[M60B40 with new manifolds and transmission attached]


The BMW M60 V8 came into production in 1992 for the E32 740i and then the E34 540i in '93, continuing in the E34 and newer E38 740i until late '95. Available as a 3 litre (M60B30) with 218bhp and a 4 litre (M60B40) with 282bhp @ 5800 and 295lb/ft @4500. It was developed over an 8 year period and used a head design layout similar to their successful M88 and S14 engines used in the M1 and the M3.

It's an alloy block with silicon/nickel lined bores, alloy heads and magnesium valve covers. Other modern features for it's time were the nylon inlet manifold & plenum, sintered conrods with fractured big-end cap fitment and double roller-chain cam chains.

It was one of the first 32 valve V8s to come into mainstream production in a luxury saloon and was at the top of the Ward's best engine of the year list for some time. It's physically quite large, especially in width due to the DOHC cylinder heads, which get in the way of the brake booster on a lot of conversions. The 4 litre and the 3 litre have the same external block dimensions, and the bolt patterns for the sump and the gearbox are the same, also the exhaust manifold spacing and bolt pattern is identical.

The cam duration for the M60B40 is 249/241. Standard valve timing is 48/14 exhaust and 14/52 inlet. Cam lift is 9.7mm inlet and 9.4mm exhaust. Valves are a generous 35mm inlet and 30.5mm exhaust.

Engine weight - after weighing all the engine components seperately whilst rebuilding it, the bare block is around 30kg, the crank 19kg and the heads (complete with valves & cams) 27kg each. I make it a total engine weight of around 175kg complete with exhaust manifolds, alternator, starter, inlet manifold and valve covers, etc...  (minus AC & PS pumps), or nearer 190 with AC & PS, oil and coolant.


This pdf file gives a lot of useful information on the engine design :

bmw-m60-engine-specs.pdf bmw-m60-engine-specs.pdf
Size : 0.52 Kb
Type : pdf


The engine was updated to the M62 version which came in the new E39 5-series in 1996 and also in the E38 740i, and was available in 3.5 litre and 4.4 litre capacites, with 235 and 286bhp respectively, and coded M62B35 and M62B44. The 4.4L has the same 282bhp the M60B40, but was designed to have a stronger torque curve from lower rpm, with 310lb/ft peak @3900rpm. Bore and stroke for the M62B44 was 92mm x 82.7mm.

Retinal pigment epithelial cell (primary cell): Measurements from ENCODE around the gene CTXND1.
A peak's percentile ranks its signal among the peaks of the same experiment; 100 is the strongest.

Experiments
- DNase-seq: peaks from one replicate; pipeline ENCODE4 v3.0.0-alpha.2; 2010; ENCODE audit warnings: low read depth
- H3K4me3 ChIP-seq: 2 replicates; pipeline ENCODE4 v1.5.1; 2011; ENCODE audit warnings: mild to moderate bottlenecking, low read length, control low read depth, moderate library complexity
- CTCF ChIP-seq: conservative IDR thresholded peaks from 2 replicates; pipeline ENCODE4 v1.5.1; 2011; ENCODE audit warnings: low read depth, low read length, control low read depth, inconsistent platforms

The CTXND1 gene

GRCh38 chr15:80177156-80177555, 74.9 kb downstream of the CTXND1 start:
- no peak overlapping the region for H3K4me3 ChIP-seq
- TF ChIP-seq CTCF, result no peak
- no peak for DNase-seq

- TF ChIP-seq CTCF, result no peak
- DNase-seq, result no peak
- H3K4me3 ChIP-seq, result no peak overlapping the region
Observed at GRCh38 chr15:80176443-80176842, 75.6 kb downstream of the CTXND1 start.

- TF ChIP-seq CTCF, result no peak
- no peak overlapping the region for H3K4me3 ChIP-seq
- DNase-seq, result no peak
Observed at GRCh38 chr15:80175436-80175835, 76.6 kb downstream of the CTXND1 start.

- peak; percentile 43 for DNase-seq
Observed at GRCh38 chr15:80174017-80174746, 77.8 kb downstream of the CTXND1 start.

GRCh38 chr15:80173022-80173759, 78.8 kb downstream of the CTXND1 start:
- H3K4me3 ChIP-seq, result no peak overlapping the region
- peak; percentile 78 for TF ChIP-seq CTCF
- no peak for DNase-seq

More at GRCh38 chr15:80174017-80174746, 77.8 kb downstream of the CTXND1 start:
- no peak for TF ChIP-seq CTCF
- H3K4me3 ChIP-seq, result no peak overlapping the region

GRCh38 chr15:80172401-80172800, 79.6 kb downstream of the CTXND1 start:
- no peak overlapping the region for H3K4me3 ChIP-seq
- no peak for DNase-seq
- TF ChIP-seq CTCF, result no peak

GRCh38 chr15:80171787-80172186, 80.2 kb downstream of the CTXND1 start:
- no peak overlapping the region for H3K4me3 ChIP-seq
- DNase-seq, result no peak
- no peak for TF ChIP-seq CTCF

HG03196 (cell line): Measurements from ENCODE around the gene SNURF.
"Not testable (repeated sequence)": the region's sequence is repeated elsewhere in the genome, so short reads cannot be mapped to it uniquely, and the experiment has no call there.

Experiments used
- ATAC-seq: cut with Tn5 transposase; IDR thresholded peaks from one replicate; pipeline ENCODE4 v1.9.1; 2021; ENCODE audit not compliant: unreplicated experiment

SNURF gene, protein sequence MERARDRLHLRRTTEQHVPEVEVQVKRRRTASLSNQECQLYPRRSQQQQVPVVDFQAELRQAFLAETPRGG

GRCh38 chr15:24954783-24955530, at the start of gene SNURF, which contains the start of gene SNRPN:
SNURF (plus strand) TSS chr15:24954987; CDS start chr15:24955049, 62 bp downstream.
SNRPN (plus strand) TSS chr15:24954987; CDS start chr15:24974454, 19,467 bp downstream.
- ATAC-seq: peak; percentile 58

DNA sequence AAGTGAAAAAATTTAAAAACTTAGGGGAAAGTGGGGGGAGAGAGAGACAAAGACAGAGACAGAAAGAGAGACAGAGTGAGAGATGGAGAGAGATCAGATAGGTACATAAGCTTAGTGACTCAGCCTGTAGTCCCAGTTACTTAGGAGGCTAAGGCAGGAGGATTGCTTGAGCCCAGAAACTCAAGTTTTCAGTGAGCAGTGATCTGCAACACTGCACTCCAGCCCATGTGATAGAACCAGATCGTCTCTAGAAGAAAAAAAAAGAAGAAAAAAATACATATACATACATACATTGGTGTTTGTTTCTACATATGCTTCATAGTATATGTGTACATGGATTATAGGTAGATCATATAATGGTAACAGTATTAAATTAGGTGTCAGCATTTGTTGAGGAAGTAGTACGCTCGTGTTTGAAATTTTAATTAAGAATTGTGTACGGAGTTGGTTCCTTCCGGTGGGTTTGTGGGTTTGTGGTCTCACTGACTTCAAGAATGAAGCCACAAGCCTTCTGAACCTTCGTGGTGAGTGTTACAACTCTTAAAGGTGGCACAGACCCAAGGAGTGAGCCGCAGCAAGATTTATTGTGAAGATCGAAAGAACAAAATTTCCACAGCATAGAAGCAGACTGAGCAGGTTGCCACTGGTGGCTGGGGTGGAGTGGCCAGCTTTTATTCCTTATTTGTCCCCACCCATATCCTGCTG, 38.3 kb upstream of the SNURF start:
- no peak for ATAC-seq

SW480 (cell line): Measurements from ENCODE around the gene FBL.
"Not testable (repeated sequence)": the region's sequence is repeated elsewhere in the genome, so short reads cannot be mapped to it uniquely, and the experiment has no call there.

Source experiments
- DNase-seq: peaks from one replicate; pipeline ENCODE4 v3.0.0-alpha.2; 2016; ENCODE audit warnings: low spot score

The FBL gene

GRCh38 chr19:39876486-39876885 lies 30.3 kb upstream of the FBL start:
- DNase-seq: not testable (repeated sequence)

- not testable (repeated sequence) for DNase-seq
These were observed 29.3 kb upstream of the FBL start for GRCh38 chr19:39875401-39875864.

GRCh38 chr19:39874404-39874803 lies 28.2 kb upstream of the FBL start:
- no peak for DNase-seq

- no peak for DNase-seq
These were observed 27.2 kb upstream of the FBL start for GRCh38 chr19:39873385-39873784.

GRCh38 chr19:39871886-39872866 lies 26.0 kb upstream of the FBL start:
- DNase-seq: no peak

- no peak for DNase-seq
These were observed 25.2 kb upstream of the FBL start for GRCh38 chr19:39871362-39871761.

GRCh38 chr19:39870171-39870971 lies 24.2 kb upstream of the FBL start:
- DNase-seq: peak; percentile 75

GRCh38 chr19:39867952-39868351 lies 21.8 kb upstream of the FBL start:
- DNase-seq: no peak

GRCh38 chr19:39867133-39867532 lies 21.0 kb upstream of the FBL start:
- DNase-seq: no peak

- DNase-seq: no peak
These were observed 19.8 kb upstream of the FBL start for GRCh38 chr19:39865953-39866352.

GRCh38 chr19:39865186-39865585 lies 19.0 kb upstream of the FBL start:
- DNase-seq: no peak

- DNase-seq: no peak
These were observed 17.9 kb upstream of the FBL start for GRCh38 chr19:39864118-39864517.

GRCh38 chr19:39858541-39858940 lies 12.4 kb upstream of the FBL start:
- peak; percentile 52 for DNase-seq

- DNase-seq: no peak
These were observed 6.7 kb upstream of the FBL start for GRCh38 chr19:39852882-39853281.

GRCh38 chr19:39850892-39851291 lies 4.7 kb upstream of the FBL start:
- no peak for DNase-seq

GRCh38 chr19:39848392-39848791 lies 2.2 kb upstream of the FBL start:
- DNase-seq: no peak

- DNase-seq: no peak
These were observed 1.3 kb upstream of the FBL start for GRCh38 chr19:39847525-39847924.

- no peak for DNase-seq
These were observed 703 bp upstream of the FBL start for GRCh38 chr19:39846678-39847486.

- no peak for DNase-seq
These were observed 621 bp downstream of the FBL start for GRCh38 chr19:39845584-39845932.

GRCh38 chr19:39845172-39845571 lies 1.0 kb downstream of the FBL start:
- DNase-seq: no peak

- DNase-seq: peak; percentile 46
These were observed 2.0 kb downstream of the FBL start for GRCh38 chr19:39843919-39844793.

Cams where reduced slightly to 246/240 duration with 9mm lift. The sump pan, exhaust manifold and the gearbox bolt patterns are the same as the M60 (same 98mm bore centres). The main difference is that the M62 reverted to a single-chain timing chain setup, so the timing covers are quite different.

This is the old M60 setup with double-row chains and a proper idler-sprocket between the valley -

The M62 chain setup was redesigned to make it lighter and less costly to produce (and later to allow room for the Vanos actuators) it uses a single row chain and a u-shaped plastic guide between the valleys -


In 1998 the M62 was updated again with BMW's VANOS system (variable valve timing) which works on the inlet cam and is known as single-vanos and these engines were coded M62TUB44. Unlike many other variable cam timing systems available at this time that just switch from one fixed cam timing to a different setting at high rpm, the BMW system varies the intake cam timing throughout the rev-range. If an aftermarket ECU could control and allow adjustment of this type of continuously variable cam-timing then it would be a very powerful tuning tool.


BMW chose to use a hi-tec bore-coating process for the M60 which enabled them to do away with the iron cylinder liners that were previously used in aluminium engines like the Rover/Buick V8. The Nikasil process was an electrodeposited lipophilic nickel matrix silicon carbide coating (developed by Mahle in the late 60s) and cannot re re-applied by conventional machine shops. 

Problems arose with the coating wearing out too quickly and BMW blamed this on the high sulphur content found in low-octane fuels. When warranty problems arose BMW dealers had the engine blocks replaced with identical new blocks. 

Later M60 engines were produced using a process called Alusil, which is simpler in just being an alloy block with very high silicon content, the bores are chemically etched to expose silicon precipitate which is then honed to provide an oil-retaining bearing surface, but like Nikasil this process cannot be repeated by most machine shops outside of new car factories or Formula One. The serial number on the block should determine which engine you have :


  • 1 725 970 - Nikasil
  • 1 741 212 - Nikasil
  • 1 745 871 - Alusil


  • 1 725 963 - Nikasil
  • 1 742 998 - Nikasil
  • 1 745 872 - Alusil

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